Serial killer videos -- We look at ''Copycat,'' ''Serial Killer,'' and ''The Eyes Without a Face''

By Ty Burr
Updated February 23, 1996 at 05:00 AM EST


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Serial killer videos

According to forensic psychologist Helen Hudson (Sigourney Weaver) in Copycat, there are approximately 35 serial killers running loose in this country. If you watch a lot of movies, you know that’s bunk: There are hundreds of spree killers haunting video stores. And all of them seem to have gone to Harvard. Because the movie industry is fixated on Uberheroes these days, your average crime-of-passion slaying has no place in a modern screenplay. Who wants to watch a hero go up against a bad guy who’s normal 99 percent of the time when an intellectually superior psychotic mastermind makes a more worthy opponent? Who cares that a genuine mass murderer probably looks more like the tormented wretch of 1990’s cult classic Henry: Portrait of a Serial Killer?

I suppose we have The Silence of the Lambs to thank for this. Actually, Psycho was the real groundbreaker, but these days Norman Bates looks pretty dorky next to that suave Chianti sipper, Hannibal Lecter. Since last year’s Seven has proved to be a grosser in more than one sense of the word, we’ll surely see even more flamboyant on-screen bloodletting. Until then, serial killers are all over video this month with the release of Copycat, the straight-to-tape Serial Killer, and — a stretch but well worth a rental — the eerily poetic French horror classic The Eyes Without a Face. Interestingly, all three movies (unlike Seven, out on video March 26) put women in positions of power and chuck drab realism in the interests of building a better bogeyman.

The irony is that the screenplay of Copycat goes out of its way to point out that serial killers are bland, invisible misfits — and then portrays its own killer (William McNamara) as a computer genius with unexplained access to police crime-scene photos and a knack for breaking into any building. Sad thing is, a lot of talented people are involved with this picture: Weaver plays the tightly wound crime expert who has become a housebound recluse since her own run-in with a killer (if I had that apartment, I’d stay home too); Holly Hunter is the San Francisco cop who works with Hudson to help solve a series of murders that look like the work of other famous serial killers; smooth crooner Harry Connick Jr. practically paints his neck red to play Daryll Lee Cullum, a grinning trailer-park horror who attacks Hudson in the opening scene, then spends the rest of the movie scheming away in the jug; Jon Amiel (the BBC’s The Singing Detective) directed. And all of them are stuck trying to make another Silence of the Lambs out of ground chuck. Connick is grottily convincing, but his character is an obvious Lecter wannabe, and despite the lead actresses’ gifts, they’re divvying up the Jodie Foster role to diminishing returns. When Hudson faces the bad guy at the climax and you realize that this film’s moral is that we glamorize serial killers too much — well, the only possible response is a horselaugh.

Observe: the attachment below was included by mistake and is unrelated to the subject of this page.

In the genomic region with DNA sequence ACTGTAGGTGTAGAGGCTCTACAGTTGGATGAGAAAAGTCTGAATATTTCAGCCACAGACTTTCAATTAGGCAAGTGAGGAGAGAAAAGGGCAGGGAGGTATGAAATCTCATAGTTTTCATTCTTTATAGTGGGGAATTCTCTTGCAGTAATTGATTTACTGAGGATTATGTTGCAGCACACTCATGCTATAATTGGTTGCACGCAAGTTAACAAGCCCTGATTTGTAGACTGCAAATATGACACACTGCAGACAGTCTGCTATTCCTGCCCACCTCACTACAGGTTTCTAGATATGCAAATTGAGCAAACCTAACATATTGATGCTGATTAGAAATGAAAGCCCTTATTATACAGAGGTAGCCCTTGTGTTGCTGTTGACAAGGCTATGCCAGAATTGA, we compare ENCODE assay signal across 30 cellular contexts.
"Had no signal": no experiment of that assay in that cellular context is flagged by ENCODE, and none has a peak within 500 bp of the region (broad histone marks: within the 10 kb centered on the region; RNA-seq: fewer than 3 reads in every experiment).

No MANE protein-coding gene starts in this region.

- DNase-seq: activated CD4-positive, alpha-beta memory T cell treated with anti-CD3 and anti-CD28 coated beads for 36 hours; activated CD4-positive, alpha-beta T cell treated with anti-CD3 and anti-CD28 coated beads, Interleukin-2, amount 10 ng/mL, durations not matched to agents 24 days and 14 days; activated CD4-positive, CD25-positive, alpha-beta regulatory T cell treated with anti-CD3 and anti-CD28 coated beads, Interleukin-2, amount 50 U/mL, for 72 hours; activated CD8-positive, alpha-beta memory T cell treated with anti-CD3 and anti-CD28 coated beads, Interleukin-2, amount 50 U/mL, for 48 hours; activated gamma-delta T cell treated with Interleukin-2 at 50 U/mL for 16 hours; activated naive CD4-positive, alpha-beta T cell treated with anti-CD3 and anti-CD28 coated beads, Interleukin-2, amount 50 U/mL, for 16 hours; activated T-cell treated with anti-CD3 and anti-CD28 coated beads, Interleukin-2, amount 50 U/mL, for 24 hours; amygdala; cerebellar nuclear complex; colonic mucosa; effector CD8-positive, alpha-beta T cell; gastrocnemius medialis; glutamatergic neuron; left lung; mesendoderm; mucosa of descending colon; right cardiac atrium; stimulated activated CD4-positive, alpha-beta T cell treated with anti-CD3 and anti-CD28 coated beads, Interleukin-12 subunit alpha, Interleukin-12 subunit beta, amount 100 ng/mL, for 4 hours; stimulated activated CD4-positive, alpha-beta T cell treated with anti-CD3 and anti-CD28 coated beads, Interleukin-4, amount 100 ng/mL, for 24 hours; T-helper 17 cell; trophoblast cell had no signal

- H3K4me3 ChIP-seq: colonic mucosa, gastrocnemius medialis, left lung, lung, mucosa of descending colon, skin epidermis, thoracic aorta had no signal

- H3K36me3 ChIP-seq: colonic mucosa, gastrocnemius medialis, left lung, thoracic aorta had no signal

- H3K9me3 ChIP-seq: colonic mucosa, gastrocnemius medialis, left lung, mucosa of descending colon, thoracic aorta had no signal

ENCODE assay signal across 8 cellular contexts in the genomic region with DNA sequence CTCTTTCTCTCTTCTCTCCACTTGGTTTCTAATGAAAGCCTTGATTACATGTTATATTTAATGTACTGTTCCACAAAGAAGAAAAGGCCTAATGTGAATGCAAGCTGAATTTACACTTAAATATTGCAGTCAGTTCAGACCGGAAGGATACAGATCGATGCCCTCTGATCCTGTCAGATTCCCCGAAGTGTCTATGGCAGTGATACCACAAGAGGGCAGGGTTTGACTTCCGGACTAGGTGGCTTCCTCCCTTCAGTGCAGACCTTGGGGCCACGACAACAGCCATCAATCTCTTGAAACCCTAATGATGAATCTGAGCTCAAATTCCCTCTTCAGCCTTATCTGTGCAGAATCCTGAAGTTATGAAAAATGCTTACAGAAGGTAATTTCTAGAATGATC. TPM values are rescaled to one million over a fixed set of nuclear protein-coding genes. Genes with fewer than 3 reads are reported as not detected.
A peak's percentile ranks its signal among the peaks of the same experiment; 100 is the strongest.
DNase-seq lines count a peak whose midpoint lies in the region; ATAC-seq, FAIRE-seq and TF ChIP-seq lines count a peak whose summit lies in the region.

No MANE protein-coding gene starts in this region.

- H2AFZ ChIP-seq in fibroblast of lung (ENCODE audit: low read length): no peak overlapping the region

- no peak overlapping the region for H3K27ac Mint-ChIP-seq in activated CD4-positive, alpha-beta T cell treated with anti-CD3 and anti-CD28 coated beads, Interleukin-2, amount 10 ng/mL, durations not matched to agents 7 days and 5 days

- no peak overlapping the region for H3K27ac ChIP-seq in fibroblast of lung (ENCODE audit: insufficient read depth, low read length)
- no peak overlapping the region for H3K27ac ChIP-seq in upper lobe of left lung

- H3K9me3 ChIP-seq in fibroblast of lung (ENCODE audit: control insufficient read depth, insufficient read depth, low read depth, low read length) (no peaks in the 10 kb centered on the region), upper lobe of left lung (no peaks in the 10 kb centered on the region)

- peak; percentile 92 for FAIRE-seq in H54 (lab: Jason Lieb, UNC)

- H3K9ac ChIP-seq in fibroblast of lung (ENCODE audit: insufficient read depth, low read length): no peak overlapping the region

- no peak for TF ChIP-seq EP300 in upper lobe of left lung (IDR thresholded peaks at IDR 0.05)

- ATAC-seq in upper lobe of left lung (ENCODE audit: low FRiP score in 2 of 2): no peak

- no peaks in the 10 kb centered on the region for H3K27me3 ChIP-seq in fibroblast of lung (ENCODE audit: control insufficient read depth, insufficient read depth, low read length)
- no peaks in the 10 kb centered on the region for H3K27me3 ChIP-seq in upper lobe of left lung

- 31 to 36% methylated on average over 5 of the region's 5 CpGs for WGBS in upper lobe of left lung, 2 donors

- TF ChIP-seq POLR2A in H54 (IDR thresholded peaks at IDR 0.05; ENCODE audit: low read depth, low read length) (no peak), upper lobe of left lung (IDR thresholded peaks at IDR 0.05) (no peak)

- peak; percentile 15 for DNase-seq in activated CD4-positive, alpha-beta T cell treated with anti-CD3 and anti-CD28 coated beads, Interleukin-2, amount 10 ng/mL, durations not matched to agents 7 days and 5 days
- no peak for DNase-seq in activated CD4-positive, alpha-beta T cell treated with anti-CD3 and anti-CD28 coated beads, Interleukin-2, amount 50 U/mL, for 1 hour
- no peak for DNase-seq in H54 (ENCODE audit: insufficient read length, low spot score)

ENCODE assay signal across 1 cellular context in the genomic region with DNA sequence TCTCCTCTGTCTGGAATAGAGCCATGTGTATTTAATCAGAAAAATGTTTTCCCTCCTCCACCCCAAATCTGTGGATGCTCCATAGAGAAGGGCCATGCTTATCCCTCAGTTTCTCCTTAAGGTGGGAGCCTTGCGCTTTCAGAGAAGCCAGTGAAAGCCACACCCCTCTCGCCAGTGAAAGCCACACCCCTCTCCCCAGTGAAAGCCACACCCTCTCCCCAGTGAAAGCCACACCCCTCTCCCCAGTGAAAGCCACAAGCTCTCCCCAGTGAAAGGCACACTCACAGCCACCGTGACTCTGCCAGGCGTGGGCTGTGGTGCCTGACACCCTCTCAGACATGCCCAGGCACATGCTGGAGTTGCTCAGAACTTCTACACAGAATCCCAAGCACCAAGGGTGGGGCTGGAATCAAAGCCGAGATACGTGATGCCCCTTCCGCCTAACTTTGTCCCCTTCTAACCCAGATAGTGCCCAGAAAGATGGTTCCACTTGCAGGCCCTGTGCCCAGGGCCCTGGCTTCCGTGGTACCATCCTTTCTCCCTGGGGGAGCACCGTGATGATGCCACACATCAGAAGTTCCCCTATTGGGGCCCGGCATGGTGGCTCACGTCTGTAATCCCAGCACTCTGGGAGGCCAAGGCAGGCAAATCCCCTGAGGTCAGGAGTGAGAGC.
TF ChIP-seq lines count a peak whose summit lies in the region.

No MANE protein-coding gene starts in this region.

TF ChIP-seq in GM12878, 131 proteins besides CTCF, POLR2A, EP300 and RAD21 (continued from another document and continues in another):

At one point, Hudson calls the villain ”a sad, second-rate, boring, impotent little copycat,” words that nicely apply to Serial Killer, a dully literal thriller that could put a speed freak to sleep. It’s another Silence of the Lambs/Manhunter xerox, with NYPD Blue‘s Kim Delaney as Clarice Starling — excuse me, Selby Younger, an FBI agent trained to think like a killer. Icy Tobin Bell (The Firm) plays effete psycho Hanni— I mean, William Lucian Morrano. Even if you’re willing to accept Killer as a last-ditch rental clone, the plodding pace snuffs out any possible suspense.

Better you should seek out the remastered rerelease of The Eyes Without a Face, a film that offers genuine chills and has nothing whatsoever to do with Billy Idol. I guess twisted plastic surgeon Prof. Genessier (Pierre Brasseur) doesn’t really qualify as a serial killer; he just induces his devoted assistant (Alida Valli) to kill young women so he can graft their faces onto the ruined head of his daughter (Edith Scob), who has been disfigured in a car accident. Originally released in America as The Horror Chamber of Dr. Faustus, Eyes remains deeply unnerving for the way in which director Georges Franju balances scenes of appalling grue (especially for 1959) with images of startling poetry — especially the delicate, blank-masked Scob, a vision of victimized innocence more moving than anything in Copycat or Serial Killer. Watching Eyes, you begin to understand how all those other movies only want to slay you. Copycat: C+ Serial Killer: D- The Eyes Without a Face: A-


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  • 123 minutes
  • Jon Amiel